The Nature of Overclaiming: Personality and Cognitive Factors. Kevin M. Williams, Delroy L. Paulhus, & Craig Nathanson University of British Columbia

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1 The Nature of Overclaiming: Personality and Cognitive Factors Kevin M. Williams, Delroy L. Paulhus, & Craig Nathanson University of British Columbia Poster presented at the 110 th annual meeting of the American Psychological Association, Chicago, IL, August, ABSTRACT Over-claiming is the tendency to claim more knowledge than is possible. Previous research identified narcissism as a consistent predictor. The present research addressed two issues: (1) The role of individual differences in overclaiming, and (2) the degree to which overclaiming is automatic or controlled. Overclaiming was operationalized as the signal detection response bias obtained from familiarity ratings of real and fictitious items. By including a battery of individual difference measures, we determined that overclaiming was significantly predicted by narcissism, openness, and IQ but not by perfectionism, self-concept clarity, optimism, and the remaining Big 5 variables. In addition, we examined whether the tendency to recall items regardless of whether they were presented a memory bias influences overclaiming. A regression analysis revealed that memory bias and narcissism showed strong independent contributions to overclaiming. To address the second issue, we manipulated (a) the amount of time participants could consider the items and (b) the amount of fictitious items presented. Results indicated that neither manipulation nor their interaction had any effect on overclaiming. The nature of overclaiming is therefore argued to be an automatic process that is independently influenced by personality- and cognitive-based elements.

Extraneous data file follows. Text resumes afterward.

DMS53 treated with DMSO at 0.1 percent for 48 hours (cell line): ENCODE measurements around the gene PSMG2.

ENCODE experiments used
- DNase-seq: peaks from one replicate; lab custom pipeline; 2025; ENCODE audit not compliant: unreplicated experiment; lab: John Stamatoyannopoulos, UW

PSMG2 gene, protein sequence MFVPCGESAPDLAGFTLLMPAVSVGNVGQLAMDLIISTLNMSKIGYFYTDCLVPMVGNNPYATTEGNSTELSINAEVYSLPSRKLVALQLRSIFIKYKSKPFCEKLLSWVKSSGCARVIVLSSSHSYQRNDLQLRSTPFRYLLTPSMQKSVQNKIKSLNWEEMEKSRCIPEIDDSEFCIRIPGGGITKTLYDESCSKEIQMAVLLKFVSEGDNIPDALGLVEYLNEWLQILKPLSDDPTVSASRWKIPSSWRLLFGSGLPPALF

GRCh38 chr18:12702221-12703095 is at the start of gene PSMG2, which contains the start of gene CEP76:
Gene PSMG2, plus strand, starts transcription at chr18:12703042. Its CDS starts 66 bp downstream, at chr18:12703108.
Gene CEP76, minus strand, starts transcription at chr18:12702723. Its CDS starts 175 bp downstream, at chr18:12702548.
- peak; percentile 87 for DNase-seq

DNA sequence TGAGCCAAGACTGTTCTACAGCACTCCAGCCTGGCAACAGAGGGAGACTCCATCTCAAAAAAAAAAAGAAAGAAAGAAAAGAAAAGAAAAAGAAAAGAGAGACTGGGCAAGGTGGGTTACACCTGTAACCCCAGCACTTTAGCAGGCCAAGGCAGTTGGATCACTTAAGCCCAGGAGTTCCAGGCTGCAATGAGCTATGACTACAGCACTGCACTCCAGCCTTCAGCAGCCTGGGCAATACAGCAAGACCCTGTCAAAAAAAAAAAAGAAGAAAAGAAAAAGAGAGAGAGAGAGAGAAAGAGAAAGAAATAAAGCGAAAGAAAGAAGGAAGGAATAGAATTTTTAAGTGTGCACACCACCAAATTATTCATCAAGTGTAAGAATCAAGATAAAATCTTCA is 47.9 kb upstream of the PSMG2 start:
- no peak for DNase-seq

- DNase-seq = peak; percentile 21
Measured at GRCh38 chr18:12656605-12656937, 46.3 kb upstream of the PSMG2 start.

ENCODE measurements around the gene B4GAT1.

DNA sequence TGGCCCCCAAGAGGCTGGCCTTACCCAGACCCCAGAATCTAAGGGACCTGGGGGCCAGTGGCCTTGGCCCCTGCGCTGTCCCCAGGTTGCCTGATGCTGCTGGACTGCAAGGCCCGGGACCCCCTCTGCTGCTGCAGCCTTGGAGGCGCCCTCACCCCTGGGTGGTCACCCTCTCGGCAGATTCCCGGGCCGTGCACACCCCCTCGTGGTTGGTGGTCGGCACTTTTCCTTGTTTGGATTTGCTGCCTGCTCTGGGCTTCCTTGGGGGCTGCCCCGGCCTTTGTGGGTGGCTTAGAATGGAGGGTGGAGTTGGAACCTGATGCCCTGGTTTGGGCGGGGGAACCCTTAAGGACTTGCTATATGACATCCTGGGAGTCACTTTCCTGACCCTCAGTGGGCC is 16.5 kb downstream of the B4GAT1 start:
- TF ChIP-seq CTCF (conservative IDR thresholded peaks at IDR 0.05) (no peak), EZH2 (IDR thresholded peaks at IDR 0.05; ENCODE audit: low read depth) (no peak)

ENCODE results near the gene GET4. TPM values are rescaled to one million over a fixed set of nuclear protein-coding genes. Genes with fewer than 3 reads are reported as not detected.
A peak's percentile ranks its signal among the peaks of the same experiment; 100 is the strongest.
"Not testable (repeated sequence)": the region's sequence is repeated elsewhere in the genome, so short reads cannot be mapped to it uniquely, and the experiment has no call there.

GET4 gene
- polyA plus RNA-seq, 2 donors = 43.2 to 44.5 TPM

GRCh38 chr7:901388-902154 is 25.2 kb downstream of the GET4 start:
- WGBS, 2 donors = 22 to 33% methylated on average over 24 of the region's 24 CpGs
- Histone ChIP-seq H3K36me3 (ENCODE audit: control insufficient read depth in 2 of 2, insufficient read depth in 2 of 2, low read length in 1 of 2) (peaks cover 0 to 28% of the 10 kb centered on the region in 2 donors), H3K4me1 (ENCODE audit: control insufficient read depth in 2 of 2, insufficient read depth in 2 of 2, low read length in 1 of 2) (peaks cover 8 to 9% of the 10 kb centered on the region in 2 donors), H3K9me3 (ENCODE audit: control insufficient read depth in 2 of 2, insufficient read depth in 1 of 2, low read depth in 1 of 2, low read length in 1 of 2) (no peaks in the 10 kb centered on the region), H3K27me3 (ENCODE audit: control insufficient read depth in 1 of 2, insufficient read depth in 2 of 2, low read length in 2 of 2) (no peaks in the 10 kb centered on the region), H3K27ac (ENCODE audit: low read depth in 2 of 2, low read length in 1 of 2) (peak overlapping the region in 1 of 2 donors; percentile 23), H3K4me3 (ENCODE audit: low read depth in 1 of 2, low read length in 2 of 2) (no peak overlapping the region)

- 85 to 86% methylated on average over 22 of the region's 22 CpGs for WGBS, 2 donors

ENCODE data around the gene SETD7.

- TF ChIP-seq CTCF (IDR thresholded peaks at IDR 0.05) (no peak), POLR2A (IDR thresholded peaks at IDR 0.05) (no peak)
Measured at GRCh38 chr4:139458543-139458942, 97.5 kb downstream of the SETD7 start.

2 INTRODUCTION The nature of overclaiming, the tendency to claim more knowledge than one actually possesses (Paulhus & Bruce, 1990), has yet to be fully explicated. Previous research has shown narcissism to be a reliable predictor of overclaiming, though explanations such as impression management and self-esteem have been refuted (Paulhus & Harms, in press). Aside from narcissism, the influence of personality on overclaiming remains to be tested. Perfectionists are likely to feel a need to claim more knowledge in an ego-involving situation (Hewitt et al., 1991). Individuals with low self-concept clarity (SCC; Campbell, 1990) may overclaim as being unsure of one s self-attributes may possibly lead to being confused about one s knowledge as well. To the degree that optimism includes confidence about one s own abilities, overclaiming may be related to an overconfidence in one s knowledge. It is also likely that there are important cognitive factors that affect overclaiming. Overclaiming may also be the result of a memory bias, the general tendency for some people to believe that everything they encounter is familiar to them. Inasmuch as overclaiming is a controlled rather than an automatic process, allowing for more time to consider an item may reduce overclaiming. Also, more fictitious items may serve to reduce overclaiming as participants may become more discriminating in their claims of familiarity. This purpose of the present study was to further our understanding of the mechanisms involved in overclaiming. To this end, we administered a battery of personality tests. In the laboratory, we administered the OCQ and manipulated (a) the relative amount of fictitious items and (b) the presentation time of all items. We hypothesized that, above and beyond the effects of narcissism, perfectionism, selfconcept clarity, optimism, and memory bias will positively affect overclaiming, respectively. Also, to the extent that overclaiming is a controlled process, greater presentation time and more fictitious items will reduce overclaiming, respectively.